The steps associated with a client joining a session are detailed with reference to the flowchart in FIG. 4. At step 401, the SDP listener process accumulates IP Multicast network 101 directory announcements into database 204. The database is filtered and converted into a standard HTML page, where each URL points to information pertaining to each Multicast session in the filtered database. At step 402, the HTTP server 206 listens for requests for Multicast sessions/URLs on the HTML page which contains a list of URLs describing the sessions. At step 403, a request is received from a client for a copy of the page containing the Multicast sessions. At step 404, the HTTP server 206 sends a message back to the client requesting the user enter a login id and a password for authentication purposes. If the user is successfully authenticated at step 405, at step 406, server 206 returns a page to the client containing a list of sessions. When, at step 407, the user of the client browses the page and requests a session indicated by a URL, at step 408, server 206 returns a page containing details of the session and buttons enabling the client to request the session to start, as well as other functions to be described later herein. At step 409, the client starts a selected session (or specific media in the session) by “pressing” a button on the HTML page. The server 206 then launches a control script 207. At step 410, the control script 207 sends a response to the client containing information about which multimedia tool to launch, and what UDP sockets (the Unicast IP address on the MUS and associated ports) to listen to and to send information to corresponding to the requested group. It can be assumed that at least one socket is used. A second socket may be used to send control/status information from each member of the Multicast group. At step 411, the same control script 207 of server 206 causes the Multicast-to Unicast gateway to join the requested-for Multicast group and adds the requesting client to the list of receivers for the requested for Multicast group. For each requesting client, server 206 also converts the address of the Multicast IP packets of the requested-for group to the Unicast IP address of the requesting client, and sends the Unicast IP packets to the requesting client using the well-known User Datagram Protocol (UDP). Server 206 also transmits any packets it receives from the client to any other Unicast client on that Multicast group, as well as to the Multicast group address itself on the IP Multicast network 101. At step 412, when the client exits from the multimedia tool, server 206 detects that status messages from the client are no longer being sent and removes the client from the list of destinations for the particular Multicast group.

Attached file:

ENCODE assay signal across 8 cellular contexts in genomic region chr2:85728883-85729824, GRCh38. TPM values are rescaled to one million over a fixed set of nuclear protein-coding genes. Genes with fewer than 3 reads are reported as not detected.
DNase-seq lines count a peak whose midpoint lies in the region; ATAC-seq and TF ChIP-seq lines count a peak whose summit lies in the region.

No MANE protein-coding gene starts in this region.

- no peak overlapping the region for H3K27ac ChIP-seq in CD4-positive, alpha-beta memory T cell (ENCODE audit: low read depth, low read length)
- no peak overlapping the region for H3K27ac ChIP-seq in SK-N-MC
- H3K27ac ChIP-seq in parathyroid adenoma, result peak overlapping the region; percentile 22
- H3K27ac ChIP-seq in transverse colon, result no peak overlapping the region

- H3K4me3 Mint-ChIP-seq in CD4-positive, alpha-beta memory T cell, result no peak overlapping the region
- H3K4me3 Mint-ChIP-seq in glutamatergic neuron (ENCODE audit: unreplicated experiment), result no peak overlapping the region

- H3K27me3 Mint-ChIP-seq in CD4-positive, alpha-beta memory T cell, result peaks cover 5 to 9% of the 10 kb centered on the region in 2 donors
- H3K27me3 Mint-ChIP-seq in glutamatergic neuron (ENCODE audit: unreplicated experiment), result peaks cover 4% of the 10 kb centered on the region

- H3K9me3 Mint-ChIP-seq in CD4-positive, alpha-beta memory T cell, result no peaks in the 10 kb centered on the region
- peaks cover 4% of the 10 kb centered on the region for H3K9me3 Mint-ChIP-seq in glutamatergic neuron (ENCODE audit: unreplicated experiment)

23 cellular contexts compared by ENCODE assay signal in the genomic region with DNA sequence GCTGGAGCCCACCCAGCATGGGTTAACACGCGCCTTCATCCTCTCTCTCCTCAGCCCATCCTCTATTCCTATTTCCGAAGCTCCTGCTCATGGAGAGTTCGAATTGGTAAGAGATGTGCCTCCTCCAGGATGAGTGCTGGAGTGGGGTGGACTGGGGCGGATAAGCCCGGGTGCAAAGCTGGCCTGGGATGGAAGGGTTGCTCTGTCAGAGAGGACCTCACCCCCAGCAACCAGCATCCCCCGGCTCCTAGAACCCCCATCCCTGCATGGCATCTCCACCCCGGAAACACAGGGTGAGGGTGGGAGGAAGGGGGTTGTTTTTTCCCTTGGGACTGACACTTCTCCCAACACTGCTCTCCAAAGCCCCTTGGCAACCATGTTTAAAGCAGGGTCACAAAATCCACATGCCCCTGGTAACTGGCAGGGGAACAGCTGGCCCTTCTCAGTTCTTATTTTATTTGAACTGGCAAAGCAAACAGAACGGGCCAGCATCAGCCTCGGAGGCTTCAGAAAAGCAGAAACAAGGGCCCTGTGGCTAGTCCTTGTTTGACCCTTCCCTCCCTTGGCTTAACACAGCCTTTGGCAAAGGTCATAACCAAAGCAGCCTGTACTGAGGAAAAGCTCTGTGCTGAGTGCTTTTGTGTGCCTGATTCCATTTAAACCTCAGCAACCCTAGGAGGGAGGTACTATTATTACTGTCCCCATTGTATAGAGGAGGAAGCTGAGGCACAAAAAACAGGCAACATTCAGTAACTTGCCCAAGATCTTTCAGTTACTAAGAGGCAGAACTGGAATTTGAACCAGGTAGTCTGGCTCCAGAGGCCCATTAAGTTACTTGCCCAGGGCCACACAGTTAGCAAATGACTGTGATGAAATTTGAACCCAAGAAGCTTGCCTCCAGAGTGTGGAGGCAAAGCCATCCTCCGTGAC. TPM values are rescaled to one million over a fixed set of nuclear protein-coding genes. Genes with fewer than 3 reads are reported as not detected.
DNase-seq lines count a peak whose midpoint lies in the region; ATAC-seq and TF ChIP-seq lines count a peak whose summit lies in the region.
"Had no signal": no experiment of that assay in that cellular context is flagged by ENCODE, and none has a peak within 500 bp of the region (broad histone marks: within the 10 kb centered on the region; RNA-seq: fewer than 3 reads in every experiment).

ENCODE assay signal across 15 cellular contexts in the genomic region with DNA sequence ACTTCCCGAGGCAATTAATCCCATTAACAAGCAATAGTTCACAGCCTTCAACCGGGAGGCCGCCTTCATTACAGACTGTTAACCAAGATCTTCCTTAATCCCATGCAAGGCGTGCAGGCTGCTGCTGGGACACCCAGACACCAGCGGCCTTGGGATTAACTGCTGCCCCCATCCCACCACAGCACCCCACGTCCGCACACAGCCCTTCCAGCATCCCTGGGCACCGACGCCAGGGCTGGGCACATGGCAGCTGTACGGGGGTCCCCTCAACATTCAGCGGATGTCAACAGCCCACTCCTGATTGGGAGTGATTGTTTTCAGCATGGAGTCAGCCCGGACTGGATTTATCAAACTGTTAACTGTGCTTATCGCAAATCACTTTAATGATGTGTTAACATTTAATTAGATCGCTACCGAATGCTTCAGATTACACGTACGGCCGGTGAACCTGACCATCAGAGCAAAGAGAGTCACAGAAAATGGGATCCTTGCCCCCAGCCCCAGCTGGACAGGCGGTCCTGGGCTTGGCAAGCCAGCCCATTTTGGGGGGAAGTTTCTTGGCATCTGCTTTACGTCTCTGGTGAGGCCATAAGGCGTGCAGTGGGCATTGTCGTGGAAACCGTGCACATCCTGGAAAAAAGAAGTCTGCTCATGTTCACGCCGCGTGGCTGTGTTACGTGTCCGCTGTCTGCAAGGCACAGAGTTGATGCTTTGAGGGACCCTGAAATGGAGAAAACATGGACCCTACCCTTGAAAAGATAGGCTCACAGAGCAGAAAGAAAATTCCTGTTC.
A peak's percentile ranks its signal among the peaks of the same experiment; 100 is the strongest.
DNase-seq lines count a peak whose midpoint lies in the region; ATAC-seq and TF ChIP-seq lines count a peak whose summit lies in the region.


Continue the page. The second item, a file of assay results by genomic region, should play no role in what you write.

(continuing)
The steps associated with a client creating a new session are detailed in FIG. 5. At step 501, as previously described in connection with the steps in FIG. 4 associated with a client joining a session, the SDP listener process 202 accumulates IP Multicast network 101 directory announcements into database 204. The database is filtered and converted into a standard HTML page, where each URL points to information pertaining to each Multicast session in the filtered database. At step 502, the HTTP server 206 listens for requests for Multicast sessions/URLs on the HTML page which contains a list of URLs describing the sessions. When a user of a client requests a copy of the page containing the Multicast sessions at step 503, the server 206, at step 504, sends a message back to the client requesting a login id and password for authentication purposes. If authentication is successful at step 505, at step 506, server 206 returns a page to the client containing a list of sessions. When the user browses that page and requests a specific URL, server 206, at step 507, returns a page containing details of the session and buttons enabling the client to request a session to start, to create a new session, to edit or delete an existing session, and to record the current session, the later functionality to be described hereinafter. When, at step 508, the user “presses” a button to create a new session, at step 509, server 206 returns a form to the client requesting the client to enter a login id and password appropriate for creating a new session, which may or may not be the same as the login id and password associated with the initial authentication process. If, at step 510, the client is authenticated for session creation, server 206 returns at step 511 a form to the client with fields to be filled in by the user for the session name, session description, a URL address for more detailed or related information, a field to set the Multicast packet Time to Live value (TTL), selection boxes for various media tools, and associated coding formats, Multicast addresses and ports to use, the name and phone number of a responsible person, and the duration of the session announcement. When the user fills in the fields and selects a create button, the filled-in form is returned to the server 206. Server 206 checks that certain key fields are correct and filled in. If not, an error message is returned to the client; otherwise server 206 stores the data in a file that is indexed to the login id used to access the form. The data, at step 512, is then made available to a Session Announcement Protocol (SAP) process 210 on MUS 201. At step 513, the SAP process 210 periodically announces the session onto a well-known Multicast IP address and port reserved for such announcements for a period of time equal to the duration field as entered in the form. When this time period expires, the SAP process 210 ceases to announce the session.